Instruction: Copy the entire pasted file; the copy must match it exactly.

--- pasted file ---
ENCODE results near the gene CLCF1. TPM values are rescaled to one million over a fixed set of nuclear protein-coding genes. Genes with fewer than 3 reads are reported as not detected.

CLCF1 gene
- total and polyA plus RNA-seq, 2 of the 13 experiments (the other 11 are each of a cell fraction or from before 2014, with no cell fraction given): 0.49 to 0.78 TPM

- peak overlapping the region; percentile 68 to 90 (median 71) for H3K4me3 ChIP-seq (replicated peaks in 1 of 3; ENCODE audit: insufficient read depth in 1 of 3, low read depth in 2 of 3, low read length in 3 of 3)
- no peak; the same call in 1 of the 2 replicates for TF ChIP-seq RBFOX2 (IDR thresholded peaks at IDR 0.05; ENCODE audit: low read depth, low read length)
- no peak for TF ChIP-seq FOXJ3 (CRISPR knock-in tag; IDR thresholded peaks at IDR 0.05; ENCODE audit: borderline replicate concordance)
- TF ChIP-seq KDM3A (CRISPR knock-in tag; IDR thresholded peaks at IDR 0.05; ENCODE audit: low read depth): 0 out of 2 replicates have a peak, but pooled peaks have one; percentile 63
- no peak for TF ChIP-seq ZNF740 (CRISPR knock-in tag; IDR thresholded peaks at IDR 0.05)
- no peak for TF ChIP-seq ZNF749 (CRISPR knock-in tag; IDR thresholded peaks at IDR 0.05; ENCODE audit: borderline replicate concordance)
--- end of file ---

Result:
ENCODE results near the gene CLCF1. TPM values are rescaled to one million over a fixed set of nuclear protein-coding genes. Genes with fewer than 3 reads are reported as not detected.

CLCF1 gene
- total and polyA plus RNA-seq, 2 of the 13 experiments (the other 11 are each of a cell fraction or from before 2014, with no cell fraction given): 0.49 to 0.78 TPM

- peak overlapping the region; percentile 68 to 90 (median 71) for H3K4me3 ChIP-seq (replicated peaks in 1 of 3; ENCODE audit: insufficient read depth in 1 of 3, low read depth in 2 of 3, low read length in 3 of 3)
- no peak; the same call in 1 of the 2 replicates for TF ChIP-seq RBFOX2 (IDR thresholded peaks at IDR 0.05; ENCODE audit: low read depth, low read length)
- no peak for TF ChIP-seq FOXJ3 (CRISPR knock-in tag; IDR thresholded peaks at IDR 0.05; ENCODE audit: borderline replicate concordance)
- TF ChIP-seq KDM3A (CRISPR knock-in tag; IDR thresholded peaks at IDR 0.05; ENCODE audit: low read depth): 0 out of 2 replicates have a peak, but pooled peaks have one; percentile 63
- no peak for TF ChIP-seq ZNF740 (CRISPR knock-in tag; IDR thresholded peaks at IDR 0.05)
- no peak for TF ChIP-seq ZNF749 (CRISPR knock-in tag; IDR thresholded peaks at IDR 0.05; ENCODE audit: borderline replicate concordance)